11. Scenery Review: Dortmund XP by Aerosoft By Michael Hayward Introduction Dortmund Airport, a regional hub in the Rhein-Ruhr region of Germany, welcomes over 1.2 million passengers yearly. Flights from Dortmund Airport are operated by a range of seven airlines, including low-cost carriers and regional operators. These airlines connect Dortmund to key destinations across Europe, offering routes to major cities like London, Paris, and Milan, as well as popular holiday destinations in the Mediterranean and beyond. Since its inception in 1925, the airport began with flights to Paris and gradually expanded its routes over the ensuing years. During the tumultuous period of 1939-1945, commonly referred to as the great European disagreement, it was repurposed as a German Air Base, later transitioning to RAF control. While Dortmund Airport may be smaller in size compared to its regional counterparts, Dusseldorf and Cologne Bonn Airports, it plays a significant role in enhancing the city's connectivity. Serving as a vital link, it efficiently bridges Dortmund to the broader European network, offering an array of flight options that cater to both business and leisure travelers. Aerosoft, a household name in the flight simming community, boasts over two decades of experience in developing high-calibre add-ons for X-Plane. Their portfolio, featuring successes like Heathrow, Manchester, and Toulouse, sets high expectations for any new release. In this review, we will explore how their latest creation, Dortmund Airport, available for both X-Plane 11 and 12, and see how it measures up to these lofty standards. Installation & Documentation Upon purchase, you'll receive an installation key for redemption via Aerosoft One. This all-encompassing package, designed for use across various flight simulator platforms, facilitates not only updates but also allows configuration adjustments within the scenery. It serves as a convenient central hub for all your Aerosoft products, representing a significant advancement over the previous Aerosoft Launcher. The installation includes a comprehensive 20-page manual, available in both German and English. It details the airport's facilities and provides a glimpse into the history of Dortmund Airport and the surrounding region. A brief look of this manual is recommended for a deeper understanding of the airport you'll be using. Airport Layout Viewing Dortmund Airport from above reveals a straightforward layout. It features a single runway, 06/24, accompanied by a terminal parking area, a helipad, and business jet facilities, all interconnected by a main taxiway. This simplicity makes it an exceptionally easy airport to navigate. The ground markings are diverse, ranging from standard yellow taxi lines to chequered service roads, and even include distinct lanes for turnback and pushback parking spots. A notable aspect appreciated by many low-cost airlines at smaller airports like Dortmund is the design that allows aircraft to turn around at the gate. This feature not only saves space but also reduces reliance on pushback tugs, enabling planes to dispatch independently without the need for a ground marshal. Subtle weathering effects in the parking areas, such as liquid stains and minor cracks in the concrete, contribute to the airport's lived-in feel, avoiding the sterility of uniformly pristine surfaces. The recently renovated parking area stands out with its lighter grey shade, contrasting with the older sections of the taxiways and runway. Signage & Foliage The taxiway markers at Dortmund Airport stand out for their clarity, both during the day and at night, ensuring easy navigation. Additionally, the airport's abundant foliage is strategically placed, contributing positively to the overall ambiance and visual appeal. Structures & Facilities The main airport terminal is modelled with a reasonable amount of accuracy, presenting an impressive view from both airside and landside. Dortmund may not boast the world's most beautiful airport, but its modern terminal, reconstructed between 1998 and 2000, certainly has a distinctive appearance. Unlike some sceneries that feature fully modelled interiors or window transparency, Aerosoft has chosen photo textures for the terminal's exterior, which achieves a realistic effect, albeit without interior visibility. Whilst it works for the most part, I felt some of the texturing could have been better. It's quite satisfactory overall, but a future update could potentially enhance these aspects. Beyond the terminal, the attention to airside details is impressive. Situated to the south of the terminal are the helipad, business jet, and maintenance facilities, located on a slightly elevated terrain. Aerosoft has skilfully adjusted the ground mesh here, adding to the overall authenticity. The blast chamber, with its 200° of soundproof blast fencing for engine testing, is a particularly noteworthy detail. Surrounding Area Aerosoft has not only focused on Dortmund Airport but has also significantly enhanced the surrounding area, including a detailed recreation of Dortmund city. This is complemented by high-quality orthophotos, rendered at an impressive 50cm per pixel resolution. As you head towards the city centre, a recreation of the railway station and numerous city landmarks and buildings comes into view. Although these may not match the airport's terminal in resolution, the use of photo textures ensures each building is recreated with high fidelity. This attention to detail is particularly striking when flying low or gazing out of an airplane window during approach. In my experience, some sceneries either neglect city details or, on rare occasions, overshadow the airport itself. Here, however, there's a commendable balance between the airport and its surroundings. While it may not totally rival the satellite imagery and photogrammetry of Microsoft Flight Simulator, the hand-modelled towers in many respects offer a more appealing visual experience. Additionally, Aerosoft has modelled the local gliding airfield, DE-0182 Engsen-Opherdicke. Whilst it’s a relatively modest setup with a few hangars, a club room, and some glider equipment, it's a charming addition to the scenery. This airfield is certainly worth exploring, especially for gliding enthusiasts or those looking for a nearby short field for leisurely flights over the city in a Cessna. Night Lighting The night lighting at Dortmund Airport is particularly noteworthy. The taxiways are lined with the standard blue edge and green centre lights, which provide a clear and vivid guidance system. This becomes even more prominent during night approaches, with the runway lights standing out impressively. Each gate area is illuminated by overhead floodlights that effectively brighten the surroundings. These lights make excellent use of X-Plane 12’s advanced lighting engine, creating a realistic and visually appealing environment. Their effectiveness is especially appreciated during preparations for flights after dusk, as they ensure the aircraft parking area is well-lit and visibly distinct. Performance The performance at both Dortmund's main airport and the surrounding city was consistently smooth, even under challenging weather conditions. I was impressed by the absence of any noticeable frame rate drops, which is particularly commendable given the density of objects and details within the scenery. Opinion & Closing Remarks In conclusion, Aerosoft's Dortmund scenery is a commendable effort, especially considering its coverage, though there's room for improvement, particularly in the detailing of the main terminal area. The buildings, while visually appealing, could benefit from additional refinement, perhaps with some enhancements to the interiors, even if not to the extent of full-scale recreations seen in other sceneries. On a positive note, Dortmund excels in its performance impact, proving to be incredibly FPS-friendly. The low-poly design of the buildings ensures minimal effect on frame rates, making it an ideal choice for those with lower-spec systems. The recreation of the city region and the included glider field are welcomed additions, adding significant depth and vibrancy to the package. Priced at $22.99, this scenery offers good value, especially when compared to more expensive, top-end airport sceneries. It represents a cost-effective option without compromising quality. Overall, while there's scope for additional enhancements, Dortmund stands out as a solid mid-tier Aerosoft airport and makes for a worthwhile addition for those looking to enrich their X-Plane 12 experience, particularly with the picturesque city views during approach and departure. ______________________________________ Dortmund XP by Aerosoft is available from the Org store here: Dortmund XP Priced at US$22.99 Features: Both XP12 and XP11 versions included Detailed rendition of the airport and its surroundings, incl. landmark objects Photo realistic ground textures based on aerial images (50cm/px) All airport buildings and facilities True-to-original navigation aids (ILS, VOR/DME, NDB, ATIS) Excellent night effects True-to-original runway and taxiway lighting Detailed 3D city model of Dortmund incl. colour-corrected 60cm/px aerial image covering the entire city area Authentic rendition of the airfield Hengsen-Opherdicke incl. colour-corrected 30cm/px aerial image The aerial images for Hengsen-Opherdicke can be turned off Autogen covering the area of the aerial image, corrected by hand Animated wind objects: wind turbines and windsocks specific to Hengsen-Opherdicke as well as the helipad the Hospital Centre North Ship traffic at the Dortmund-Ems Canal when using the Seatraffic plug-in by Marginal/Jonathan Harris Volumetric grass, toggleable PBR-based reflecting water surfaces Backup library – runs without add-ons Requirements: X-Plane 12 or X-Plane 11 (both versions supported) Windows, Mac, or Linux 8 GB+ VRAM Recommended Download Size: 4 Gb Current version: 1.0 (XP12, November 21st, 2023) Reviewers System: Windows 10 Professional AMD Ryzen 5 3600 Processor 32GB RAM Palit GeForce RTX™ 3080 GamingPro Scenery Review by Michael Hayward  26th January 2024 Copyright©2024: X-Plane Reviews   (Disclaimer. All images and text in this review are the work and property of X-PlaneReviews, no sharing or copying of the content is allowed without consent from the author as per copyright conditions)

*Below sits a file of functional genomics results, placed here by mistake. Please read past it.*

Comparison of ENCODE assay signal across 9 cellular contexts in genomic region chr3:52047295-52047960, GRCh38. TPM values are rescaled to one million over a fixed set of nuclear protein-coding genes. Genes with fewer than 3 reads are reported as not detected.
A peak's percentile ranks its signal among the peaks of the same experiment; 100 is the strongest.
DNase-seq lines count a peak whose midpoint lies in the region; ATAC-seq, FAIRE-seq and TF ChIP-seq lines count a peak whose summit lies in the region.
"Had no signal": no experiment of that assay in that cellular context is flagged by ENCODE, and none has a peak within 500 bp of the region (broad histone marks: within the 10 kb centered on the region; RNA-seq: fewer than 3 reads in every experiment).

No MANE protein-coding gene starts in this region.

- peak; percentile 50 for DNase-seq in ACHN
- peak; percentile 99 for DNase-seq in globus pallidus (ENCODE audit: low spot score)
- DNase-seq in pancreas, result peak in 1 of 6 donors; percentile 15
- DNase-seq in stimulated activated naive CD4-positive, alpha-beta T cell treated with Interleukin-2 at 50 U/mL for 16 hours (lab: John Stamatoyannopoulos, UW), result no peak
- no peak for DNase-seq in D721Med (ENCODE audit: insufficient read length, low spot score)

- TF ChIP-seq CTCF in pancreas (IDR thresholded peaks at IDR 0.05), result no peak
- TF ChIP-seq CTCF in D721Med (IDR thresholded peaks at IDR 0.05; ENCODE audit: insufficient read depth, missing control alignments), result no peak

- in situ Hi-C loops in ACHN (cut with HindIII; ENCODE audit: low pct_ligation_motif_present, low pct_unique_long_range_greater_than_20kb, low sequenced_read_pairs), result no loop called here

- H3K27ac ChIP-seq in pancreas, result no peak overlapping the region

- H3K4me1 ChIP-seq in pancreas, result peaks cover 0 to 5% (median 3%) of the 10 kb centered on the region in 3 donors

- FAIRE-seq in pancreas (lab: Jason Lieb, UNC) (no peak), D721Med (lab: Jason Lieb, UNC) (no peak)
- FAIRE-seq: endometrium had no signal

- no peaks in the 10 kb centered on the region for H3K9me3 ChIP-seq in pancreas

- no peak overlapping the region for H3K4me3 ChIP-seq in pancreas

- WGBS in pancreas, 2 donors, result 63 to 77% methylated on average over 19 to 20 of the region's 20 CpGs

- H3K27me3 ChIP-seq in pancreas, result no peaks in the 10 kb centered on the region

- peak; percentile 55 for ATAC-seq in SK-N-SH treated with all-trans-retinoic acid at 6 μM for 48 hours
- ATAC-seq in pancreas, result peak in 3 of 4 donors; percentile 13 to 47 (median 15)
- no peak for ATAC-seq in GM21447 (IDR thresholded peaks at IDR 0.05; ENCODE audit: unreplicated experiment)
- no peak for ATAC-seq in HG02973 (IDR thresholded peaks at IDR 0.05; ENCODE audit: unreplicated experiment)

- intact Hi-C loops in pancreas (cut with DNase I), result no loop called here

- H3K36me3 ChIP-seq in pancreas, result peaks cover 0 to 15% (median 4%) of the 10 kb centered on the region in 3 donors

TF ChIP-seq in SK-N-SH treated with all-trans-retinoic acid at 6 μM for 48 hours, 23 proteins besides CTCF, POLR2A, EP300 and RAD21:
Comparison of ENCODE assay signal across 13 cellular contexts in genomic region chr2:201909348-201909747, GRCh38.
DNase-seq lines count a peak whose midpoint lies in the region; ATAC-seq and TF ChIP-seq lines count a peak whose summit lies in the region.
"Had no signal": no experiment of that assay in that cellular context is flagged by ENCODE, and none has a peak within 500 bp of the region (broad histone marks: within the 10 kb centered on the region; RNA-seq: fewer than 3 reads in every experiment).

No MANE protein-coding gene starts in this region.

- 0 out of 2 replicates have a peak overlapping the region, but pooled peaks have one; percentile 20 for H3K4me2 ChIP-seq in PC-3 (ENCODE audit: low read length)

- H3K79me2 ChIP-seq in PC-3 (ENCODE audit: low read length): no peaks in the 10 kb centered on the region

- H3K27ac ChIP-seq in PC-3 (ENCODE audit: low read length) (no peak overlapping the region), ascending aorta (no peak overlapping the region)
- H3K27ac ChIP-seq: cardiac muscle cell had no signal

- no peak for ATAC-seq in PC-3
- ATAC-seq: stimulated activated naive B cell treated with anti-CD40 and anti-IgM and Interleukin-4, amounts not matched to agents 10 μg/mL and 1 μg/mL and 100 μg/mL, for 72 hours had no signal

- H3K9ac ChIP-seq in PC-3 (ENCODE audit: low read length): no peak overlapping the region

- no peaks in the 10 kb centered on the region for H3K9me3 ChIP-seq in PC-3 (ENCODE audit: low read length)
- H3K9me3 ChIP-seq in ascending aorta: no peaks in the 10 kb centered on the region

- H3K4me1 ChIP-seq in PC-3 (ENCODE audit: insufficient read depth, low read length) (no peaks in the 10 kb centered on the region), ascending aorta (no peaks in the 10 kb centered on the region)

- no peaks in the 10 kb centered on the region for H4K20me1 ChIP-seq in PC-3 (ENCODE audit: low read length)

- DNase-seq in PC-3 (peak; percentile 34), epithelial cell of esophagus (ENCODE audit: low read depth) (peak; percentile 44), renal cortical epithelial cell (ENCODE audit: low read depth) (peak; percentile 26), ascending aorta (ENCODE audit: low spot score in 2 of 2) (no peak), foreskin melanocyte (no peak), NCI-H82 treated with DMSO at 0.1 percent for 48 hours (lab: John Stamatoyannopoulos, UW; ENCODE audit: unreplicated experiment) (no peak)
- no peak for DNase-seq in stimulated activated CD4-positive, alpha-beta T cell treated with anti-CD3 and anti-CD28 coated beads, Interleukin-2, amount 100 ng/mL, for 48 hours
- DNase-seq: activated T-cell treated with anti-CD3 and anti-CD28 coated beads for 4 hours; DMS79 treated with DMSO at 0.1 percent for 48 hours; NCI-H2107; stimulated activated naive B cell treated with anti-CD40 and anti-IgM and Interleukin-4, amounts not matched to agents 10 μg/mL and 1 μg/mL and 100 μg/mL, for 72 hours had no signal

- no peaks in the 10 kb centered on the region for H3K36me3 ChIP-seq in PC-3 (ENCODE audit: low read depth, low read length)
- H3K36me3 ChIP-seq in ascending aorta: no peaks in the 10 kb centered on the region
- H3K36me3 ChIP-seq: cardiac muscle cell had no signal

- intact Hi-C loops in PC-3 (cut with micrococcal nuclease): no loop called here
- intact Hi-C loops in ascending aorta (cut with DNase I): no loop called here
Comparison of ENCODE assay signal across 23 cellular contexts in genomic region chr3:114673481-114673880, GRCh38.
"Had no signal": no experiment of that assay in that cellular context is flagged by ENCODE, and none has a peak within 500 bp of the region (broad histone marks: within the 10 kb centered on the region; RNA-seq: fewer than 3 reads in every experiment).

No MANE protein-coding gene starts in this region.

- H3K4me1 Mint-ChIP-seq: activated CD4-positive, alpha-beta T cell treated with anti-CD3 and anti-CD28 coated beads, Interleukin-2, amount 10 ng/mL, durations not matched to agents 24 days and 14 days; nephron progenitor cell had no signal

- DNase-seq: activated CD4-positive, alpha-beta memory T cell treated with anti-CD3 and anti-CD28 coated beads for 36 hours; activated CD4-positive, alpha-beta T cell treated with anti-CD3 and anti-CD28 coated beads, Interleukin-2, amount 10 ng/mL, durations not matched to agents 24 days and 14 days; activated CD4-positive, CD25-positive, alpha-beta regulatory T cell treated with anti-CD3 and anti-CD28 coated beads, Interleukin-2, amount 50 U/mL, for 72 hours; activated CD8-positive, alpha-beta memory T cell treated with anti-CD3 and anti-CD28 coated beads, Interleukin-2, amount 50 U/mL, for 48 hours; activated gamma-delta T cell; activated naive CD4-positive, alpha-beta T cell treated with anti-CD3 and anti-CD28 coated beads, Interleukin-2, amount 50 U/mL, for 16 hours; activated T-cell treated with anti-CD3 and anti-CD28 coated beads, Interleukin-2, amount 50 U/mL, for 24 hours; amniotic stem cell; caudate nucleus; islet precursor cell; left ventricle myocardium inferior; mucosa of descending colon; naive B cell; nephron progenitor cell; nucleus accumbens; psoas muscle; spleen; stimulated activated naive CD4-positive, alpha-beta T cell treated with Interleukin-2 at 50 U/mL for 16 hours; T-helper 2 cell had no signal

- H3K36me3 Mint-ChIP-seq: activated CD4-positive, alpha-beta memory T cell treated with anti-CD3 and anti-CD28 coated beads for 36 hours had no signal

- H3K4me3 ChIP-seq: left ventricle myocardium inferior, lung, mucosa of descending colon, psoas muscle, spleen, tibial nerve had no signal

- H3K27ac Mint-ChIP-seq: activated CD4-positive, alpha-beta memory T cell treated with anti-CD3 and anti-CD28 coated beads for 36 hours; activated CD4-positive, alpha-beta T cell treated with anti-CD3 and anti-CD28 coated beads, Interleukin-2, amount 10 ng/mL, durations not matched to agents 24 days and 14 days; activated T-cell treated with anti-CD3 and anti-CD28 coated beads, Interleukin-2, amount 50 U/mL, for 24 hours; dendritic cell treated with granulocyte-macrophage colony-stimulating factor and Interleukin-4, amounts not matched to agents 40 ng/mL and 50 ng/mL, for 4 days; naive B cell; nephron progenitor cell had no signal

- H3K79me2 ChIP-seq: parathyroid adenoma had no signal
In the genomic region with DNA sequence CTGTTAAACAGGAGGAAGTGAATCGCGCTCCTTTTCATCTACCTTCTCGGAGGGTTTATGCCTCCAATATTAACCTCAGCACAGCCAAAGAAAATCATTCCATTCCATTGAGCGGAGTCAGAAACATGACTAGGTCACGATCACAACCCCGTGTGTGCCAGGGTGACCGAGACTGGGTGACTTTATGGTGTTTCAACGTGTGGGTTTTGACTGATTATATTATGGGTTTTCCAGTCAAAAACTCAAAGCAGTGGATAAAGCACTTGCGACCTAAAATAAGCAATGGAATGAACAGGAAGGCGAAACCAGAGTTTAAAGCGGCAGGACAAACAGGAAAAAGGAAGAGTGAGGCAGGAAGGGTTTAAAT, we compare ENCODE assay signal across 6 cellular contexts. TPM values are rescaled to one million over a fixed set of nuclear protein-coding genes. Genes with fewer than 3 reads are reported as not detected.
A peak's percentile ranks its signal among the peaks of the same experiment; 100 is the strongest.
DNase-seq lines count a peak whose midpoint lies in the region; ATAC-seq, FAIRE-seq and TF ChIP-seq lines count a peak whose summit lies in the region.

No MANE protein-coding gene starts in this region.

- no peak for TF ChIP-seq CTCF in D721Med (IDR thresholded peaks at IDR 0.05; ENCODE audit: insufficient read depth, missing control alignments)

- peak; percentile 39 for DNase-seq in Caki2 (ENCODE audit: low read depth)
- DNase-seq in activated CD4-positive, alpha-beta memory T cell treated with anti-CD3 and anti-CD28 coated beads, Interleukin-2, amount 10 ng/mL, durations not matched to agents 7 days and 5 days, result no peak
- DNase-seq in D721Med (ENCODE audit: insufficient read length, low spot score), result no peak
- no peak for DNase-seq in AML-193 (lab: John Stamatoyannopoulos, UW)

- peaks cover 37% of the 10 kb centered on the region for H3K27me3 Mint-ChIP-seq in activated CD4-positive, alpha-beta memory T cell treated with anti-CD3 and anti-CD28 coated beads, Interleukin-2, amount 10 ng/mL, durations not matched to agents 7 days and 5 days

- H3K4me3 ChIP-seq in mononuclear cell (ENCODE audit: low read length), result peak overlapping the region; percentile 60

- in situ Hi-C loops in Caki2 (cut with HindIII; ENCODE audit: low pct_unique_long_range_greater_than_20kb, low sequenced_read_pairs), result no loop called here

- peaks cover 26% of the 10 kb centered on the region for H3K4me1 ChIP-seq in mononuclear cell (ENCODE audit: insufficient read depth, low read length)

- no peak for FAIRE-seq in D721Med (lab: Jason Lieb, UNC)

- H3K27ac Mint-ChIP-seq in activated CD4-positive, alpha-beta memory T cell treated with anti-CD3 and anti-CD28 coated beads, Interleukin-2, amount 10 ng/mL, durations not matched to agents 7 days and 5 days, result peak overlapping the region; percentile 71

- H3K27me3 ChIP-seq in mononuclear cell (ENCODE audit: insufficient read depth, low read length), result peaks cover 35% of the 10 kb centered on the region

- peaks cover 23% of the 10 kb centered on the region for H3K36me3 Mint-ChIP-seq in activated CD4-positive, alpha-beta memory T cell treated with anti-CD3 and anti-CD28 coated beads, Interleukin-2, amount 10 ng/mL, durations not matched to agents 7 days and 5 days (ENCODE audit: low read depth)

12. Aircraft Review: SR-71-TB Project by VSKYLABS for X-PLane 12 By Michael Hayward Introduction The Lockheed SR-71 Blackbird, a mainstay in the US Air Force for three decades, was renowned for its high-speed, long-distance reconnaissance capabilities. Constructed by Lockheed Martin in the 1960s, it initially took shape as the YF-12, then the A-12, serving as a successor to the older and slower U-2. The Blackbird was created under the stringent secrecy of Lockheed Martin’s Clarence “Kelly” Johnson as part of the “Skunk Works” programme. It was publicly unveiled by President Johnson during his 1964 election campaign. In this review, we delve into the intricacies of the recently released model from VSKYLABS, a developer acclaimed for their meticulously detailed recreations of both military and civilian aircraft, as well as helicopters, for X-Plane. VSKYLABS, with their reputation for intense detail and realism, offers a plethora of features in this model, which I aim to explore comprehensively. Boasting full VR compatibility and an intricate FMOD sound system, this add-on presents us with a wealth of details to examine. Let’s dive in, shall we? Installation & Manuals The installation process for the SR-71 adheres to the standard procedure for most X-Plane models. Upon purchase, you receive a zip file containing the model. Run the installer, direct it to your simulator folder, and the aircraft will be ready in your virtual hangar. Alongside the aircraft, you gain access to a comprehensive, 982-page 'declassified' document. Initially, this manual may seem daunting, but it becomes more approachable with familiarity. For those seeking additional support, VSKYLABS maintains a dedicated SR-71 support forum at the .org. This forum serves as a professional support hub and a growing knowledge base for the SR-71, continuously expanding to cater to user needs. Within this support forum, you'll find several 'EXPLAINED' topics. These are designed for on-the-go information and instructions, including various 'Cheat-Sheets' to enhance user-friendliness. Initially, navigating through the SR-71 manual might feel like a heavy task, but these resources are structured to ease users into it, gradually transforming it into an easy read. The SR-71, with its complexity, invites you to delve deeper into its intricacies, and these additional resources, including the forum and 'EXPLAINED' topics, are invaluable for learning the ropes. Exterior Modelling & Visuals Right from the outset, it's clear that VSKYLABS has invested considerable effort in accurately recreating the SR-71, ensuring it mirrors its real-world counterpart. The model boasts a sleek, black, pointed body, supported by a rear delta wing, and is powered by two Pratt & Whitney J58 engines with vertical stabilisers on top. This aerodynamic design enabled it to surpass the speeds and altitudes of nearly all contemporary fighter jets, while remaining undetected by most aircraft radar and defence systems. Its capability to penetrate deep into foreign territories, including the USSR, for reconnaissance was unparalleled. Attention to detail is evident in the flight surface animations. Close inspection reveals intricate detailing around the landing gear extension, engine movements, and lighting. Particularly noteworthy is the operation of the afterburners, complete with trailing shock diamonds, adding to the realism. As for liveries, there are three options available. The aircraft's surface features weathering effects, giving all three a “lived-in”, brushed appearance, further enhanced by X-Plane’s PBR rendering. Bump mapping is judiciously used around different panel gaps to add depth and texture. The textures are rendered in ultra-high resolution, with 8k and 4k options, allowing for fine detailing on the body, as well as subtle weathering effects. These nuances bring a sense of realism and age to the aircraft, making it a standout within the X-Plane world. The SR-71 is not just a model; it's a visually stunning representation that is as much a joy to behold from a high-altitude perspective as it is up close. Interior & Environmental Systems Mastering the cockpit of the SR-71 is a formidable task. Initially, the plethora of switches, gauges, and buttons scattered across the panels can seem overwhelming. Having reviewed and flown a significant number of jets from the mid-50s and 60s on platforms like X-Plane, Microsoft Flight Simulator, and DCS: World, the SR-71 still presents a unique challenge, comparable perhaps only to the Space Shuttle in its complexity. The aircraft is replete with a myriad of systems, ranging from aircraft functionality and engine controls to pressurisation and life support. It's difficult to know where to start. In this regard, I strongly advise consulting the manual or watching YouTube playthroughs to visually grasp the necessary steps for flight. I often emphasize in my jetliner reviews that practice is key to mastering the flows, but in the SR-71's case, I find myself repeatedly heeding my own advice to avoid getting lost in the cockpit. While it might seem that the exterior overshadows the interior, the sheer volume of activity within the cockpit argues otherwise. It's so densely packed and 'busy' that focusing on any gauge requires full attention to the plane's operation. Forward visibility is limited due to the large window framing, necessary to withstand the intense pressure and airflow. This requires some adjustment, especially in VR, where you might find yourself sitting slightly off-centre or tilting your head for a better view. Every gauge is meticulously modelled in 3D, offering depth and functionality. The central console is a labyrinth of systems and gauges, all designed to be fully functional within the simulator. Like the exterior, the cockpit benefits from full 4K textures, complete with weathering effects that add realism and a sense of history to the interior. Every detail has been included to ensure the cockpit looks authentic from every angle. While it's easy to get lost in the complexity, with practice, the intricacies of flying and managing the aircraft's systems become more manageable. Flight Controls & Instruments The fidelity with which the control system of the SR-71 has been recreated within X-Plane 12 is remarkable, and much of this is owed to the expertise of former SR-71 pilot BC Thomas. A legend in the Blackbird community, Thomas, with over 1,000 flight hours in the aircraft, has provided invaluable technical support to VSKYLABS in the development of this model. In flight, the SR-71 demands a delicate touch. Pilots will often find themselves fine-tuning control sensitivity curves. At altitudes of 80,000 feet and speeds reaching Mach 3.5, the slightest movement of the joystick can result in a course deviation of several hundred miles. Even a minor bank or roll at such speeds can dramatically alter your trajectory. Mastering the SR-71 is about understanding and adapting to these subtle control inputs. The aircraft's behaviour changes significantly during descent. From being a supremely agile, high-speed vehicle slicing through the sky, it transforms into a much heavier, more cumbersome machine at lower altitudes and speeds. This is a common trait among aircraft designed for high-speed stability – their performance characteristics vary greatly with speed. An interesting anecdote about the SR-71's recruitment process highlights the immense responsibility bestowed upon its pilots. Reportedly, the key question asked was, “are you married?”, symbolizing the need for a sense of responsibility and stability. This also hinted at a strategic consideration: married pilots were perceived as less likely to defect to the USSR with such a valuable asset. The SR-71 is at its best at high altitudes and speeds. While takeoff and landing require a period of adjustment, once airborne and with the afterburners engaged, the exhilaration of flying the SR-71 comes to the fore. It's a thrilling experience that combines technical mastery with the sheer joy of high-speed, high-altitude flight. Systems VSKYLABS’ SR-71 is equipped with an array of systems and switches, offering a comprehensive virtual experience. We've already discussed some cockpit functions, such as the afterburners and fuel systems, but there's much more to explore. A key feature is the functioning autopilot system, located on the right-hand side of the cockpit. It includes standard controls like heading, altitude, and pitch, but also a unique KEAS bleed and hold function. This system is crucial for managing aircraft pitch during high-altitude climbs as you accelerate from Mach 2.6 to 3.0. The autopilot is complemented by a default X-Plane FMS, facilitating easier navigation compared to the ANS, which requires manual coordinate inputs for flight plan formation. VSKYLABS has also integrated an air-to-air refuelling feature. For this operation, you need to stabilize your aircraft in the cruise corridor of the tanker plane (26,000-30,000ft) and reduce speed to around three hundred knots. The autopilot is invaluable here for maintaining stability. When you request refuelling, a green indicator light and an audio cue are activated, featuring real radio recordings of air refuelling processes provided by BC Thomas. A KC-135 tanker then spawns above, connecting to your fuel probe for refuelling. It’s crucial to fill your tanks completely to prevent air from entering the system, as this could ignite when afterburners are activated. VSKYLABS is committed to the long-term development of this model, with plans for numerous future updates. These include a manual control for the pressurisation schedule and overhauls of the electrical and hydraulics systems. Additionally, they plan to introduce interactive pressure suit support systems, a unique feature that allows direct interaction with the pilot's wellbeing during flight. With the current level of detail in the SR-71 model, these upcoming features promise to add even more depth and realism, and as such, this is a project I’m excited to follow closely, as it continues to evolve. Night Lighting The night lighting is executed with exceptional attention to detail, both inside and out. The cockpit comes to life after dark with an array of adjustable dials, allowing precise control over the intensity of side panel illumination as well as gauge and switch lighting. This functionality not only adds to the realism but also enhances the pilot's experience during night flights. Externally, the aircraft is equipped with tail, taxi, and positional lights, all performing flawlessly. Under the right conditions, the SR-71 takes on a rather imposing and menacing appearance in the dark, embodying the intrigue and awe that this legendary aircraft inspires. Conclusion In summary, the experience of flying the SR-71 has been nothing short of extraordinary! Soaring at 85,000 feet and cruising at speeds surpassing Mach 3, one truly appreciates the thrill of speed and the finesse required to pilot this engineering wonder. The SR-71 is a top-tier add-on that astounds in its visual, tactile, and auditory fidelity. It’s a must-try for anyone with an affinity for high-speed flight or a keen interest in detailed military systems. While there is a learning curve, the sense of achievement and enjoyment you gain after mastering the aircraft's nuances is immense. The authenticity of this recreation owes much to the technical guidance from a real SR-71 pilot, coupled with VSKYLABS’s expertise, evidenced by their background with the USAF F4 Phantom. This collaboration has resulted in a remarkably accurate representations of one of the most iconic military spy jets in history. The commitment to long-term support further enhances the appeal of this add-on, which at $37, is exceptional value. With advanced systems and updates in the pipeline, users can look forward to an evolving and deepening simulation experience. VSKYLABS has thoughtfully included a log within the aircraft's file structure to keep users informed of new developments. With more enhancements on the horizon, I highly recommend keeping a close eye on future updates from VSKYLABS for the SR-71 Blackbird. The journey with this aircraft is set to become even more captivating! ______________________________________ SR-71-TB Project by VSKYLABS is available from the Org store here: SR-71-TB Project by VSKYLABS Priced at US$37.00 Features: Early Access phase - The project is being updated rapidly VSKYLABS 'Test-Pilot' Project - Utilizing X-Plane 12 cutting edge systems and flight dynamics models Highly engineered SR-71A flight dynamics and propulsion systems (including spikes and bypasses simulation) Authentic SR-71A SAS/Autopilot (including all authentic modes of operation, KEAS bleed and with extended usability using on-board FMS as replacement of the SR-71 ANS). Authentic SR-71A performance and handling characteristics Highly accurate climb and cruise profiles Air-refueling (including tanker visualization and authentic radio recording of SR-71 during air-refueling session - courtesy of B.C. Thomas!). Deep systems simulation (including TAB injection and counters, automatic fuel scheduling, nitrogen pressurization of the fuel tanks, surf-limiter, stick shaker/pusher and much more!) D-21 Mach 3 Drone (currently as a piggy-bag payload, takes part in the physics. In later versions it will have launch capabilities) AG-330 Starters simulation for authentic start-up procedure Comprehensive FMOD sounds Designed for VR (optimized for 2-d) The project is under constant development - future updates are free to all existing customers Full Simulation scope and update log are available here: https://forums.x-plane.org/index.php?/forums/topic/297854-vsl-sr71-tb-simulation-scope-and-update-log/ Highly responsive, professional support in the VSKYLABS Special contribution: BC Thomas is the famous, high Time SR-71 Pilot During the air-refueling sequence in the simulation, an authentic SR-71 air-refueling radio recording is being initiated, adding immersion and excitement! The audio recording was implemented into the VSKYLABS 'Test-Pilot': SR-71-TB following Mr. BC Thomas approval. BC Thomas is the famous, high Time SR-71 Pilot who spent 1,217 hrs and 18 min in the cockpit of the legendary SR-71! Requirements: X-Plane 12 (not for XP11) Windows, Mac, or Linux 8GB VRAM Minimum Current Version: 1.05 (January 2nd, 2024) Download Size: 424 MB Reviewers System: Windows 10 Professional AMD Ryzen 5 3600 Processor 32GB RAM Palit GeForce RTX™ 3080 GamingPro Aircraft Review by Michael Hayward  17th January 2024 Copyright©2024: X-Plane Reviews   (Disclaimer. All images and text in this review are the work and property of X-PlaneReviews, no sharing or copying of the content is allowed without consent from the author as per copyright conditions)